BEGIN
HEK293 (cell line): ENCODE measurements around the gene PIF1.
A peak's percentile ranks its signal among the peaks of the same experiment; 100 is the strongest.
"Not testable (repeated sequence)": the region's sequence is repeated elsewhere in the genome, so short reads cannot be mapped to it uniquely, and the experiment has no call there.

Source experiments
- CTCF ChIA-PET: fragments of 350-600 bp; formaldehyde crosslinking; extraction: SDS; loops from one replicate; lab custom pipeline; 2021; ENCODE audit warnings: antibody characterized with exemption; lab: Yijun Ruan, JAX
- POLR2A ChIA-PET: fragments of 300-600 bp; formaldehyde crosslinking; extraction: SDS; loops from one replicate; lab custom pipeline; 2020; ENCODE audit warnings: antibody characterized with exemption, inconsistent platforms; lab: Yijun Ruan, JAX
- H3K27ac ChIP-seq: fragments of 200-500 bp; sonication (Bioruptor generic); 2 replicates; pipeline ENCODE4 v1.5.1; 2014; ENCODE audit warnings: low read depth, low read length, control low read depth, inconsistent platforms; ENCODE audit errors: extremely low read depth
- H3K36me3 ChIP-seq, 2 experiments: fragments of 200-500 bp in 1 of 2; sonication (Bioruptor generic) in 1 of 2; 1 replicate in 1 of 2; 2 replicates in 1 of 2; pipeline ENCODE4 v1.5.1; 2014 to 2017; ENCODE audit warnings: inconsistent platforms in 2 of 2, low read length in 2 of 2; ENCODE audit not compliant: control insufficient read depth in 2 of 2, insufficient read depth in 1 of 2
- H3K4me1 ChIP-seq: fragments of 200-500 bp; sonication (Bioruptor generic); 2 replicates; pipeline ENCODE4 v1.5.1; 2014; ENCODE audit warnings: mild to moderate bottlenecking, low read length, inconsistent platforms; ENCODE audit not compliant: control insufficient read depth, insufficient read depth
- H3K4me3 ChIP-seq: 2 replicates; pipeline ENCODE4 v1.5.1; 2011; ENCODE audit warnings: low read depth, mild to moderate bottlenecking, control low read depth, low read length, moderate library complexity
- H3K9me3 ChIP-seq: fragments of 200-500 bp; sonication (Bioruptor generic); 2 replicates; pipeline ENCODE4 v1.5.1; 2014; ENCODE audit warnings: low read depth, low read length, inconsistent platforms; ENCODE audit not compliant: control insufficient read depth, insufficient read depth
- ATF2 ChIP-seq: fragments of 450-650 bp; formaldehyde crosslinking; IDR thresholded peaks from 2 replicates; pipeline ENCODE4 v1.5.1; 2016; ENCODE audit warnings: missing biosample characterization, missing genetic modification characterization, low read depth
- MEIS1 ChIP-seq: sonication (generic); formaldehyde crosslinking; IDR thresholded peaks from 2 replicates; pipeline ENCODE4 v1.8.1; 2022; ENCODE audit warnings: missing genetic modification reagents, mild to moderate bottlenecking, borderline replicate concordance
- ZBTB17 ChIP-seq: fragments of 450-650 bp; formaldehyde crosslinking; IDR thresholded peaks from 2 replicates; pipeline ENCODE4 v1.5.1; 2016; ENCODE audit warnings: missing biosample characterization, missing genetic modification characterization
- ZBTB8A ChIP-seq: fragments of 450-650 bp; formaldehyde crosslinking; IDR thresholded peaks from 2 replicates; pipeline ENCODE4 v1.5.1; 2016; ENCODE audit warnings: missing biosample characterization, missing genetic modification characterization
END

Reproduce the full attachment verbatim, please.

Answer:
HEK293 (cell line): ENCODE measurements around the gene PIF1.
A peak's percentile ranks its signal among the peaks of the same experiment; 100 is the strongest.
"Not testable (repeated sequence)": the region's sequence is repeated elsewhere in the genome, so short reads cannot be mapped to it uniquely, and the experiment has no call there.

Source experiments
- CTCF ChIA-PET: fragments of 350-600 bp; formaldehyde crosslinking; extraction: SDS; loops from one replicate; lab custom pipeline; 2021; ENCODE audit warnings: antibody characterized with exemption; lab: Yijun Ruan, JAX
- POLR2A ChIA-PET: fragments of 300-600 bp; formaldehyde crosslinking; extraction: SDS; loops from one replicate; lab custom pipeline; 2020; ENCODE audit warnings: antibody characterized with exemption, inconsistent platforms; lab: Yijun Ruan, JAX
- H3K27ac ChIP-seq: fragments of 200-500 bp; sonication (Bioruptor generic); 2 replicates; pipeline ENCODE4 v1.5.1; 2014; ENCODE audit warnings: low read depth, low read length, control low read depth, inconsistent platforms; ENCODE audit errors: extremely low read depth
- H3K36me3 ChIP-seq, 2 experiments: fragments of 200-500 bp in 1 of 2; sonication (Bioruptor generic) in 1 of 2; 1 replicate in 1 of 2; 2 replicates in 1 of 2; pipeline ENCODE4 v1.5.1; 2014 to 2017; ENCODE audit warnings: inconsistent platforms in 2 of 2, low read length in 2 of 2; ENCODE audit not compliant: control insufficient read depth in 2 of 2, insufficient read depth in 1 of 2
- H3K4me1 ChIP-seq: fragments of 200-500 bp; sonication (Bioruptor generic); 2 replicates; pipeline ENCODE4 v1.5.1; 2014; ENCODE audit warnings: mild to moderate bottlenecking, low read length, inconsistent platforms; ENCODE audit not compliant: control insufficient read depth, insufficient read depth
- H3K4me3 ChIP-seq: 2 replicates; pipeline ENCODE4 v1.5.1; 2011; ENCODE audit warnings: low read depth, mild to moderate bottlenecking, control low read depth, low read length, moderate library complexity
- H3K9me3 ChIP-seq: fragments of 200-500 bp; sonication (Bioruptor generic); 2 replicates; pipeline ENCODE4 v1.5.1; 2014; ENCODE audit warnings: low read depth, low read length, inconsistent platforms; ENCODE audit not compliant: control insufficient read depth, insufficient read depth
- ATF2 ChIP-seq: fragments of 450-650 bp; formaldehyde crosslinking; IDR thresholded peaks from 2 replicates; pipeline ENCODE4 v1.5.1; 2016; ENCODE audit warnings: missing biosample characterization, missing genetic modification characterization, low read depth
- MEIS1 ChIP-seq: sonication (generic); formaldehyde crosslinking; IDR thresholded peaks from 2 replicates; pipeline ENCODE4 v1.8.1; 2022; ENCODE audit warnings: missing genetic modification reagents, mild to moderate bottlenecking, borderline replicate concordance
- ZBTB17 ChIP-seq: fragments of 450-650 bp; formaldehyde crosslinking; IDR thresholded peaks from 2 replicates; pipeline ENCODE4 v1.5.1; 2016; ENCODE audit warnings: missing biosample characterization, missing genetic modification characterization
- ZBTB8A ChIP-seq: fragments of 450-650 bp; formaldehyde crosslinking; IDR thresholded peaks from 2 replicates; pipeline ENCODE4 v1.5.1; 2016; ENCODE audit warnings: missing biosample characterization, missing genetic modification characterization